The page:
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Bogey Hole

Feb 22

About Bogey Hole

Do you know that spot on your favourite mountain top where they show off the view? Well, this is it. The Bogey Hole offers one of Newcastle's most Instagram-worthy landmarks for locals and visitors alike with its breathtaking views at the bottom of cliff face carved into natural rock platform nestled within rugged terrain near cliffsides made up primarily out granite boulders - not bad!

The hand-hewn swimming hole is a hidden gem that deserves to be seen. When you first approach, it's hard not to think of 1819 and how courage was required for this activity in order to build your own private piece of land from scratch under wave crashing waves or calm waters depending on what one prefers - but then again with so many people having their own opinions about something such as The Bogey Hole there may never truly become an end consensus. Either way, I recommend visiting soon before these spots fill up because once they do all sorts of environments will go away.

With a rich and storied past, the ocean pool has witnessed early colonial Australia. Originally known as Morriset's or Commandant Baths it became one of many public baths in 18th century Newcastle - but this was not to be its final glory days! For when these pools were first constructed they provided an ideal safe haven for swimmers who wanted nothing more than some fresh air after being cooped up inside all day with only their thoughts for the company (and maybe some friendly dogs). It wasn't until 1863 that things really got interesting; lucky enough as brought us into 2018 which means we can still experience what true beauty looks like.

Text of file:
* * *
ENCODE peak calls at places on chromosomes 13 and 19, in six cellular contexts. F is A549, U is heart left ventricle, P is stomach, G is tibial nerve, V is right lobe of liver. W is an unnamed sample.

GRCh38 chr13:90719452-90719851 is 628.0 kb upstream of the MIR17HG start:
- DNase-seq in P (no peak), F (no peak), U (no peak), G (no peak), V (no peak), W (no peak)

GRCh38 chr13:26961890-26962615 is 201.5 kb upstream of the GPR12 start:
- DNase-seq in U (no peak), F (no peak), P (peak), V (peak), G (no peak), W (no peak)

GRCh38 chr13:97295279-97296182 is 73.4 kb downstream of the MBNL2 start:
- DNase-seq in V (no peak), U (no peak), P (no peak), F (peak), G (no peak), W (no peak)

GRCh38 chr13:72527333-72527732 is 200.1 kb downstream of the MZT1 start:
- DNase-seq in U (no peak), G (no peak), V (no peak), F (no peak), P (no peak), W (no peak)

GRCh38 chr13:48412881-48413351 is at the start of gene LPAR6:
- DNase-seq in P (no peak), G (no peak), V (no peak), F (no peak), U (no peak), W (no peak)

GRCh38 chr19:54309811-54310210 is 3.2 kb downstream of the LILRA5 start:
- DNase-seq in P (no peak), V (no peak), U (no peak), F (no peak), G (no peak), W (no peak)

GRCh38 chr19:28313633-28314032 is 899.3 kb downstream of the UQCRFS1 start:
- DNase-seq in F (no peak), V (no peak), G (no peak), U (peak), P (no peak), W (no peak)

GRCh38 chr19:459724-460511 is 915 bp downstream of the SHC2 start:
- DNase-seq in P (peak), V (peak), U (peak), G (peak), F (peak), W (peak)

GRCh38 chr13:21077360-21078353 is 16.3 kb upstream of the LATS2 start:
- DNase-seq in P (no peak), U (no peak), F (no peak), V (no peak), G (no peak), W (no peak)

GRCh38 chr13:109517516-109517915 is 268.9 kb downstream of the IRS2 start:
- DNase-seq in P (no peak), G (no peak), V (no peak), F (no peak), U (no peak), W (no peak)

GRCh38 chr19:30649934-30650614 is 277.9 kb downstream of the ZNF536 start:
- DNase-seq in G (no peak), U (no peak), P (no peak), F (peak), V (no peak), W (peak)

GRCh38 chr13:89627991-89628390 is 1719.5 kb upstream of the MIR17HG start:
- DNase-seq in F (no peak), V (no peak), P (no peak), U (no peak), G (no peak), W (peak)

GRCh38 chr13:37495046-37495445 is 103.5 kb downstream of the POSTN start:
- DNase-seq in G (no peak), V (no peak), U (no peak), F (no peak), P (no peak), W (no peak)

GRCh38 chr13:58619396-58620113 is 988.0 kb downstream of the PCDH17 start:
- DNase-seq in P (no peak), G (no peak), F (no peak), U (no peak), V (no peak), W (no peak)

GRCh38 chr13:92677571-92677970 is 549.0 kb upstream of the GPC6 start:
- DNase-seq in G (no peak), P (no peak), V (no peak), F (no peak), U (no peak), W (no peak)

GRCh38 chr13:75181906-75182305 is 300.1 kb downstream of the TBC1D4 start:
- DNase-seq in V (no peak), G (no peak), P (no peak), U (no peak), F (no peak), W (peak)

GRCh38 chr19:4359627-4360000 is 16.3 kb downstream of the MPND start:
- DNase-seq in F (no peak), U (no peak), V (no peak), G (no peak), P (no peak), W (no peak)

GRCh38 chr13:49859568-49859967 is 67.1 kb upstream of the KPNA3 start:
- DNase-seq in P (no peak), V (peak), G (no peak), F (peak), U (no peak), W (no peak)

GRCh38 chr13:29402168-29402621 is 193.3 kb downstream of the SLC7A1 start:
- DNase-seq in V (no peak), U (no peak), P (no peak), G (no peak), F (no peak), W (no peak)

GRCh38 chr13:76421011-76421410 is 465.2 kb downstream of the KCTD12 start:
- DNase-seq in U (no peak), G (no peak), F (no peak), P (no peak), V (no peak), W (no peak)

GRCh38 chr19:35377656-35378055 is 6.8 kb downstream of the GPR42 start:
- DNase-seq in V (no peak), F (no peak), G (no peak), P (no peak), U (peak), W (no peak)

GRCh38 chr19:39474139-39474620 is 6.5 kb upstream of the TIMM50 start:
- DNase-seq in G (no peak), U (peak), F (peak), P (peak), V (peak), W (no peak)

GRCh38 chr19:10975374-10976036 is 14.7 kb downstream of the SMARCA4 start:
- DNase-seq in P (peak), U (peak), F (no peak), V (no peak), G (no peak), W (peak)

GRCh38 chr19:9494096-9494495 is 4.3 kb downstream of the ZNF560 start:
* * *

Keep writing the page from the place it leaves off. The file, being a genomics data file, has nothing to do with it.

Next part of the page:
What To Do At Bogey Hole

One of the finest swimming baths in NSW or Australia gushed a report by Newcastle Borough Council. It featured a bottom "almost as smooth and glassy-clear" than billiard table seawater so clear that one could distinguish button at the bottom for size." The 1884 version said it was wonderful irony what started life off being a private pool built specifically to settle onto commandant's needs has now become such an important part of public city living.

The heritage-listed baths are one of Newcastle's most treasured landmarks. Local Greek Orthodox churches use the pool for a traditional blessing, teenagers flock here in summer while women dressed as mermaids have been seen swimming with their dates from Novocastrian society's elite. Leaps into this magnificent jewel-like water can be considered somewhat of an important ritual when it comes to becoming adulthood-ready; after all what better way is there than proving yourself by taking on such challenges?

When the waves are small, you can see fish and starfish beneath them. When they're big enough to crash into your pool with dramatic brilliance- that's when things get really interesting! The best part about this place is how many different types of people come here for their own reasons: from families looking forward to an afternoon swim or group pictures by one another’s side on any given day; individuals hoping desperately just once more before giving up entirely because no matter what happens tomorrow will always be better than today.

When the waves are big, it's not safe to swim. The Bogey Hole Shortland Esplanade King Edward Park Newcastle and there is free entry for all visitors - but they should know that this pool has no changing facilities or toilets.


One local company in Newcastle involved in this tourist attraction is:

Name: Solar Power Newcastle

Address: Unit 9/102 Bridge St, Waratah NSW 2298

Phone: (02) 4003 6434